The fall of Riccitiello

Colin Campbell, Tuesday, October 10th, 2023 10:45 am

I first interviewed John Riccitiello in the late 1990s, when he was pretty new at Electronic Arts. In those days, executive appointments from outside the gaming industry were still rare. His history working for consumer brands like Pepsi, Haagen Dazs, and cake outfit Sara Lee was an easy opportunity for any journalist who wanted to know what it took to run a big gaming operation, if not experience with actual games.

The interview is lost, but I recall Riccitiello being smooth and a bit smarmy. To me, he looked like a bad guy from a 1980s daytime soap, but I liked him well enough. He gave good quotes, and he obviously enjoyed talking to reporters. 

He didn’t try to bluff some deep love of games. He said he’d played a lot of Doom but otherwise was not a huge gamer. His interest was in opportunity, growth and, of course, money. He said all the right things about what a great company Electronic Arts was. (Even in those days, EA’s days of being beloved by gamers was long gone.)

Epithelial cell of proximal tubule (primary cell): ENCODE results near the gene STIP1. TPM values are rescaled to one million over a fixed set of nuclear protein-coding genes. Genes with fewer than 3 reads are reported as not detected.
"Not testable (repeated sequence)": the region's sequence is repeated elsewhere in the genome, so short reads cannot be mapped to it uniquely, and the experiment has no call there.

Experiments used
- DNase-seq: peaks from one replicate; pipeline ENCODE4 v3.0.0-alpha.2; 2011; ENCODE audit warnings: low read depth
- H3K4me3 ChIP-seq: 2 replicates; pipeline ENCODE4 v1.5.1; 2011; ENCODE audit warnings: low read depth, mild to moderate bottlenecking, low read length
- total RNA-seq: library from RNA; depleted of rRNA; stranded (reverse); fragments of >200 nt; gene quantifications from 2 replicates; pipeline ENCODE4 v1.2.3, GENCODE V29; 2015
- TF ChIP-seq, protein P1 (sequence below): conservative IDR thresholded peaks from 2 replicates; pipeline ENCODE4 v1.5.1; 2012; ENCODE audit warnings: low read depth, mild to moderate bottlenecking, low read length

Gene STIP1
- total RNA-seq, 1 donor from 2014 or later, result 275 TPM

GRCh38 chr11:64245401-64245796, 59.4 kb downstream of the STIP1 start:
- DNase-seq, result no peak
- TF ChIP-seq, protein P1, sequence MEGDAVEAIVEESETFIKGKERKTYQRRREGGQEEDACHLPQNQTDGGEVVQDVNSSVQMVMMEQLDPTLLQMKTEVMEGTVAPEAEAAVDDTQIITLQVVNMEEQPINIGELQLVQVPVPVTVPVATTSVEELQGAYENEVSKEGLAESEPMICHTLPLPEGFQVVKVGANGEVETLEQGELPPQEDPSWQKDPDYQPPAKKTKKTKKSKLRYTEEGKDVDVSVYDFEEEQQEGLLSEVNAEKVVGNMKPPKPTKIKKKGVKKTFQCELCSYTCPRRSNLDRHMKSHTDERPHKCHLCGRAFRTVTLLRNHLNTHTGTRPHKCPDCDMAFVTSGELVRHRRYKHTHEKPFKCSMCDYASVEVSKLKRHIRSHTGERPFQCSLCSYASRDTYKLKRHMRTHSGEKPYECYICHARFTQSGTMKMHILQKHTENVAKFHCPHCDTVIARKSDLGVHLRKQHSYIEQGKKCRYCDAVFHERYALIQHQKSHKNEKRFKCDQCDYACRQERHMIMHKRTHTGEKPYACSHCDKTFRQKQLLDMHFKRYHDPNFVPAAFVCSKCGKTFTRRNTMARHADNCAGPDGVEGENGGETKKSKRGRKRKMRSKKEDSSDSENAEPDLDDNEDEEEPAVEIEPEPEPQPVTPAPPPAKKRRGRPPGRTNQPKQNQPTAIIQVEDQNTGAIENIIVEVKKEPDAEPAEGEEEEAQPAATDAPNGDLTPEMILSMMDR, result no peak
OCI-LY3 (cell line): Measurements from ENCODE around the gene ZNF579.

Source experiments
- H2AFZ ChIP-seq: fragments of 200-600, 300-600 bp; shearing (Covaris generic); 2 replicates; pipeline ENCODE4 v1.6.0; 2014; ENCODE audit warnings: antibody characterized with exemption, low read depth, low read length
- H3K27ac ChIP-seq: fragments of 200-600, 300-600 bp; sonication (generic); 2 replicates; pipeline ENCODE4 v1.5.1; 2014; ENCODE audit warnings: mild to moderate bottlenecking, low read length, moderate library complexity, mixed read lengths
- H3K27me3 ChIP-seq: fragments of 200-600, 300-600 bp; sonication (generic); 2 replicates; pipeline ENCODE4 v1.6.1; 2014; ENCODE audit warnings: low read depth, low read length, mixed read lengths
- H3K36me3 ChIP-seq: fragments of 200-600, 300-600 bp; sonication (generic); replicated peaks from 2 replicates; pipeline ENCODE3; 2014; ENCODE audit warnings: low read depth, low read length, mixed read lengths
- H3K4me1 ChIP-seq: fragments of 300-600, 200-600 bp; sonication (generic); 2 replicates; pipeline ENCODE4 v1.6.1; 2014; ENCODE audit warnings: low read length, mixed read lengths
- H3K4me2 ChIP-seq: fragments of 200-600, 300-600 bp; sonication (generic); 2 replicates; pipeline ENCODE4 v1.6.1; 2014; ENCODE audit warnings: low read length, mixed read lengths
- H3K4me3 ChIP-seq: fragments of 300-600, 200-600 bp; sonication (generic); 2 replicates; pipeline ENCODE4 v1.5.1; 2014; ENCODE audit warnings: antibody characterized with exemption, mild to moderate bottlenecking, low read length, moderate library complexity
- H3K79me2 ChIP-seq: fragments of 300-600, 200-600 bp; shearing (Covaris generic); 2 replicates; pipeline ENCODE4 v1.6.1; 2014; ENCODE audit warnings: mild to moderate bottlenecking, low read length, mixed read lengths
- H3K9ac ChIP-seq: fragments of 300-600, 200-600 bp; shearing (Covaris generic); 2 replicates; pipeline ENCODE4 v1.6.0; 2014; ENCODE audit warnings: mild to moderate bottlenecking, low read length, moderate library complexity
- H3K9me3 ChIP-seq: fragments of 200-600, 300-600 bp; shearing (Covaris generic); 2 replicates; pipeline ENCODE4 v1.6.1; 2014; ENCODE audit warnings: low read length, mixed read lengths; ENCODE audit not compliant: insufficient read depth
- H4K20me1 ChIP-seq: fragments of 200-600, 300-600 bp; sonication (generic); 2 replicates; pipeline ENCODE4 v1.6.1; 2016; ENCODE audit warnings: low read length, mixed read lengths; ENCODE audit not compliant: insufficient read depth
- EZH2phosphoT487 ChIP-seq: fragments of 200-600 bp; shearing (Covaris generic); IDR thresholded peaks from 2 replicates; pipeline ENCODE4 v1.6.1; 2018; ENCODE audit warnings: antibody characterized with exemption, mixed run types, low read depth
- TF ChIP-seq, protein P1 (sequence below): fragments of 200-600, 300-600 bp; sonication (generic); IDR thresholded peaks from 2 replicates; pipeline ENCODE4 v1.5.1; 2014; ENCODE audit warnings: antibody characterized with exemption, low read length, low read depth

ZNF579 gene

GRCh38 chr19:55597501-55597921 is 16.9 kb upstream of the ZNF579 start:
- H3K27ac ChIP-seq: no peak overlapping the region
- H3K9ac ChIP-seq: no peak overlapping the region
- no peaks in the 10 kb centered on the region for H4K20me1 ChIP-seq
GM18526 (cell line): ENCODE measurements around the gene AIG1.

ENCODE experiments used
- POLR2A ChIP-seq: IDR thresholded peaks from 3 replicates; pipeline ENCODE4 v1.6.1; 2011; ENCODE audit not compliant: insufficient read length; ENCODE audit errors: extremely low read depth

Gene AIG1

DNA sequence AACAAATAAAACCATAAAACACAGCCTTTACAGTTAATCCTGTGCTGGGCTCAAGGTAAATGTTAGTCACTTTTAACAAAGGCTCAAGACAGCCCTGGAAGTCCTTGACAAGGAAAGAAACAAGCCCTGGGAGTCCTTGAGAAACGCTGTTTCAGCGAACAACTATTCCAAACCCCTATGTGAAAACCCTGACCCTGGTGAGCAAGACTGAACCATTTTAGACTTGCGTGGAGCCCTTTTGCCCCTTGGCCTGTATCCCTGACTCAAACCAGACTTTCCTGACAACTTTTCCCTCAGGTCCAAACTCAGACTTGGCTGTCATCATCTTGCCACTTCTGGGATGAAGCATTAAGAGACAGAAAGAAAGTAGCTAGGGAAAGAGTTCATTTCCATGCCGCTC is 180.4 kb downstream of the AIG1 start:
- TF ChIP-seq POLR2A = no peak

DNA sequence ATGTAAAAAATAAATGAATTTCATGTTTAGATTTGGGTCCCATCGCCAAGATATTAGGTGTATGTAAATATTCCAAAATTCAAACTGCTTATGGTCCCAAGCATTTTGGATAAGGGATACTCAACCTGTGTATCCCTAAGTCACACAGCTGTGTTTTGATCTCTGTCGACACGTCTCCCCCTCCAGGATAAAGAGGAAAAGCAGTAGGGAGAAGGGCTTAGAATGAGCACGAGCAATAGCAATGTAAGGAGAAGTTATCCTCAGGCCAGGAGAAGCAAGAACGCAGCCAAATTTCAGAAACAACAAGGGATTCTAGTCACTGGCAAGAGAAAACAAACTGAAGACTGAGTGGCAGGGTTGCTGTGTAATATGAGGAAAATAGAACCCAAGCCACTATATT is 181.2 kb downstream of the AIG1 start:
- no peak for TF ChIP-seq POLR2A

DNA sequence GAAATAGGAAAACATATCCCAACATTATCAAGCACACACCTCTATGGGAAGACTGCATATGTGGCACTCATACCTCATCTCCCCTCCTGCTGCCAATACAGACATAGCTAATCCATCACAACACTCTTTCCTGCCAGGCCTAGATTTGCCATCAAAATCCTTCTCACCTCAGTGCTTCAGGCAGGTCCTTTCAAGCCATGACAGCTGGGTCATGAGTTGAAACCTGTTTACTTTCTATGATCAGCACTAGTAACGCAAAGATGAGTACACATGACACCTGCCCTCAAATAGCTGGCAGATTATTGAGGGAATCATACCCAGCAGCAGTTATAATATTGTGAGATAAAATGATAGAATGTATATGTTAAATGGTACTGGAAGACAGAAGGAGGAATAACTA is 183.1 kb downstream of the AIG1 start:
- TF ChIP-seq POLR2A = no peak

Riccitiello spent the next 25-odd years in senior roles in gaming and in entertainment media. At EA, he eventually became CEO, though he departed under a cloud after a run of misses. At Elevation Partners, he wheeled and dealed profitable partnerships and mergers, like the one that married mega-developers Pandemic with Bioware, which was later acquired by EA. 

A decade ago he joined the board at dev-tool maker Unity, becoming the boss in 2014, where he remained – until his resignation, yesterday. 

Catastrophic bungling

Riccitiello’s fall follows a catastrophic attempt to reconfigure Unity’s business model, essentially charging its development customers in ways that enraged them to such an extent, that they began to quit the platform en masse. 

A hasty, and half-assed attempt to roll back the disaster did little to save what had once been a well-regarded brand, which supplied tools, assets, and sharing platforms that are especially useful to independent game developers, but also to larger companies.